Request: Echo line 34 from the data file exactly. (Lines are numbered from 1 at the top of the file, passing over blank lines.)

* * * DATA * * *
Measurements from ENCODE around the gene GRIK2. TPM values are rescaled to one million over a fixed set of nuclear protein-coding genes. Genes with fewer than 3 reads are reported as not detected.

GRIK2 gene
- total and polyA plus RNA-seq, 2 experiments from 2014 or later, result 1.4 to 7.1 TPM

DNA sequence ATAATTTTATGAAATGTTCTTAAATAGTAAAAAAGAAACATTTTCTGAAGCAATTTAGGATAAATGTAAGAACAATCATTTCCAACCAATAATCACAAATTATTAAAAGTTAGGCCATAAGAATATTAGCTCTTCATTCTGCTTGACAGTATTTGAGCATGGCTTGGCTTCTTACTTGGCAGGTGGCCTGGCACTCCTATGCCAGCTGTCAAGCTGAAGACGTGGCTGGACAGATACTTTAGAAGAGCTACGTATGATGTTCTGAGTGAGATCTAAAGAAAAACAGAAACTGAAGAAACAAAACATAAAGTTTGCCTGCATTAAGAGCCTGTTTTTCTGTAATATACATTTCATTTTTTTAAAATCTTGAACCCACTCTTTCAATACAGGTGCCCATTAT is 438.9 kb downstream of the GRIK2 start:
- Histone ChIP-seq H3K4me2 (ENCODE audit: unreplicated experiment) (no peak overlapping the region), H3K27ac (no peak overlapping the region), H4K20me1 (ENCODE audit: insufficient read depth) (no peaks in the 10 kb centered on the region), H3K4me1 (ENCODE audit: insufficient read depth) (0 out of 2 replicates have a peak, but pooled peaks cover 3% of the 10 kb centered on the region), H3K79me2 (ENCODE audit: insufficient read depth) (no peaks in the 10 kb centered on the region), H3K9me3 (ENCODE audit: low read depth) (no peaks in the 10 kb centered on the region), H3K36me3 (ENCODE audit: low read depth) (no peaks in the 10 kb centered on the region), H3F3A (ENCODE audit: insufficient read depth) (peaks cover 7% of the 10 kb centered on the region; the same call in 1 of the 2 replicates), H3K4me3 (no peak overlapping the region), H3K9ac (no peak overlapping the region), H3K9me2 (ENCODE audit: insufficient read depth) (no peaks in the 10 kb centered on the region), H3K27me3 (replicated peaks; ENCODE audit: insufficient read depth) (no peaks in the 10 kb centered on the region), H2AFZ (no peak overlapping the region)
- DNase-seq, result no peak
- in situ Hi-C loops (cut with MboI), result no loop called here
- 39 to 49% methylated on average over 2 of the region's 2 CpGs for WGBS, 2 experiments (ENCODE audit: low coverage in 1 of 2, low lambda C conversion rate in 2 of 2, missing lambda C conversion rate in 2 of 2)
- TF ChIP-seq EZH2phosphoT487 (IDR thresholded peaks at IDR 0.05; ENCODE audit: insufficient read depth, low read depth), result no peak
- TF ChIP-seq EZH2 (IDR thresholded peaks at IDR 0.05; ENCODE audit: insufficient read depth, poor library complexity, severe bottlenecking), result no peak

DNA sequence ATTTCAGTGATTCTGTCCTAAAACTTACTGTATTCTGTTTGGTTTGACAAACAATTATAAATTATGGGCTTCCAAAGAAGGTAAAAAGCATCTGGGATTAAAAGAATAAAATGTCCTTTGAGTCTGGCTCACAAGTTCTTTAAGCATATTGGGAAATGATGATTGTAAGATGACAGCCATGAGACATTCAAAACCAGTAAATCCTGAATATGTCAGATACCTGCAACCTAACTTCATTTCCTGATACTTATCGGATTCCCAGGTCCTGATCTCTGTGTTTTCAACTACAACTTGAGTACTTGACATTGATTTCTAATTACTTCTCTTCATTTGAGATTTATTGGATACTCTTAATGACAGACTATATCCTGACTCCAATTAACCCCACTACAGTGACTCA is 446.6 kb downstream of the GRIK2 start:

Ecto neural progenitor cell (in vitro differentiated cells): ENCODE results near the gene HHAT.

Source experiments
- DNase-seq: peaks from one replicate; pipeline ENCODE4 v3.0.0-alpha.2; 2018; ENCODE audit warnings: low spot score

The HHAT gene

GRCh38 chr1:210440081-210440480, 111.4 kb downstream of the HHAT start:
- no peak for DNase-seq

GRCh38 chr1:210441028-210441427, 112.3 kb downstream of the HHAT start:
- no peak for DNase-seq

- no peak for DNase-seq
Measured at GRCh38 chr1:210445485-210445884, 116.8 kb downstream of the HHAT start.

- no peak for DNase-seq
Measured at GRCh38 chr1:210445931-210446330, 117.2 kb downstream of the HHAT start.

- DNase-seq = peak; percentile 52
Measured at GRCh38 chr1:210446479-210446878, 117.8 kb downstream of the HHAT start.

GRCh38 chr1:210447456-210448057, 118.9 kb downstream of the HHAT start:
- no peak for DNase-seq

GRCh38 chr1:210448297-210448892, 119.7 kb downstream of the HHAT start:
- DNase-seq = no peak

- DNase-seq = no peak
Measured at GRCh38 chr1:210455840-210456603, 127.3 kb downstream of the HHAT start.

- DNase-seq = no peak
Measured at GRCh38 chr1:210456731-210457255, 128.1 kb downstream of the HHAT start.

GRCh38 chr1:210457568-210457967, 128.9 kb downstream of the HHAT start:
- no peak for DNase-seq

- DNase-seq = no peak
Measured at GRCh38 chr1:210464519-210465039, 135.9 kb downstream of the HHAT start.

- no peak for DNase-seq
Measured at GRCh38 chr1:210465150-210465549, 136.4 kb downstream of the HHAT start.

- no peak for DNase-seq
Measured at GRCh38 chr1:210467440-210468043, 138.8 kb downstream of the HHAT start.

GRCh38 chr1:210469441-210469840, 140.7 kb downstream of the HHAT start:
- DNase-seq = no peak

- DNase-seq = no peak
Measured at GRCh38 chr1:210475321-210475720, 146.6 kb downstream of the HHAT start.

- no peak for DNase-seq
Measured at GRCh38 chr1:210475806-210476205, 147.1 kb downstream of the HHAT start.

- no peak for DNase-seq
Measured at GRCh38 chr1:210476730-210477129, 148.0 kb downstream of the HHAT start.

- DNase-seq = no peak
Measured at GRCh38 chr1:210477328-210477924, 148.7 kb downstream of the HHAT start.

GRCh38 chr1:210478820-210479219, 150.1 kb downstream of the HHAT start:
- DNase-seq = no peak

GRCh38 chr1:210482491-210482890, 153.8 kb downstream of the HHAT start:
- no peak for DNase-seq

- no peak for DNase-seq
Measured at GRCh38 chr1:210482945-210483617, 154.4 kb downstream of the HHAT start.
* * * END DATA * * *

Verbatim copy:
GRCh38 chr1:210457568-210457967, 128.9 kb downstream of the HHAT start: